— The idea came about after watching the movie «Iron Man». It is probably the starting point for most «exoskeletonists». The movie is awesome, especially the Tony Stark suit. It’s such an image of a confident man, a genius who understands all things technical. I remember discussing it with a childhood friend and coming to the conclusion that we should study math, physics, and chemistry well. The movie is partly what made me understand most of the sciences, not just engineering. Creating an exoskeleton is a multidisciplinary task. Something needs to be learned from anatomy, something from biomechanics, electronics, mechanics, programming.
— What are you building the exoskeleton for, what will it be useful for?
— The exoskeleton is planned to be created as a base for various subspecies of other specialized exoskeletons. For example, in cars, the basis is the engine, the transmission and the power frame, and then you can have a truck or a sports car. It’s the same here: first we create the base, and then additional modules for different tasks. An exoskeleton can help the military during marching, landing, for unloading the musculoskeletal system. It will help warehouse workers reduce injuries during unloading and loading-unloading operations and increase the volume of loading and unloading. For medical purposes — to help children and adults with cerebral palsy in upright mobility, paralyzed people in rehabilitation. Even for the Ministry of Emergency Situations, if you need to quickly clear debris or deliver medicine and supplies to places difficult to pass.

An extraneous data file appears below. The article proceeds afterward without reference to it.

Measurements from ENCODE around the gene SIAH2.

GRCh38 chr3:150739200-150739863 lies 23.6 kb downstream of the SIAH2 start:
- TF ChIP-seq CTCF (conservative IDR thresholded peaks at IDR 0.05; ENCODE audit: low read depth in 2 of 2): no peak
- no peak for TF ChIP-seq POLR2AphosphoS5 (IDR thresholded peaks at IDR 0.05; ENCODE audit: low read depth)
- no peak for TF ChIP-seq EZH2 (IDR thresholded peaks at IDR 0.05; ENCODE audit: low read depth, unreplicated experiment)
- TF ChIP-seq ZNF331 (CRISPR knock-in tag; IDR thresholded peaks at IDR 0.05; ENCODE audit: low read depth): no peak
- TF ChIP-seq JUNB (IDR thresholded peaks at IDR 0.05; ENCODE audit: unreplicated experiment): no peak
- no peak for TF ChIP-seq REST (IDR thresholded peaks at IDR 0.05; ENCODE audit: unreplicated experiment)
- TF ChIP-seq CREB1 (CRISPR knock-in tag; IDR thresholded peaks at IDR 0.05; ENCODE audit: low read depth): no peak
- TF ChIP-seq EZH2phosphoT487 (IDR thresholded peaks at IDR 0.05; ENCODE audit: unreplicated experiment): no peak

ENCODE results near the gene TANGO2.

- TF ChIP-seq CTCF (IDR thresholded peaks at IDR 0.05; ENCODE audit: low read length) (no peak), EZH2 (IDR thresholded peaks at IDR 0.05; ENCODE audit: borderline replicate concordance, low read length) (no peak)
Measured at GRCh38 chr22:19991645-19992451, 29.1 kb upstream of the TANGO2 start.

— How much time was spent on the development?
— The first version took about a year. It was so slow because I earn money for development on my own, having got a job as a production engineer. And I do the project by myself, inventing the electronics and mechanics myself. Parts are made according to my drawings from the material I bring in.
— What materials is the exoskeleton made of?
— Aluminum alloy AD31. It’s not the best, but... It is difficult for a person without decent financing to obtain higher quality materials on a small scale and at a low price. So we have to experiment.
— How do your parents and friends feel about your invention?
— My relatives support me in my research, they even try to help me financially, but I refuse. They support me and often listen to my stories about my research and invention successes over a cup of tea. And my friends are already looking forward to the exoskeleton being ready, they want to try to walk in it. My girlfriend Anya also supports my activities, she even made calculations to find the weight of individual limbs of my body, which helped me a lot in my research. I am grateful to her, and I want to tell her that I love her.
— Ivan, are you ready to share your future plans?
— My plans for the future are to create a laboratory of controlled movements on the basis of MCP, I want to develop the direction of control, because it is a trademark of the department! The exoskeleton will also be finalized there. We will continue to work on the startup and obtain funding from investors. For now, we are looking for interested people from various civilian spheres in our country. We are also planning to test the design. And then, who knows, maybe a second, cooler version of the exoskeleton will appear. The department’s employees are interested in the improvements and promotion of the device.
— The Russian exoskeleton market is just emerging and taking shape, but already now, Ivan, we can confidently say that it has a future. Good luck with your development and thank you for the conversation.
Prepared by the Advanced Technology Marketing Department of the NTI Center at SPbPU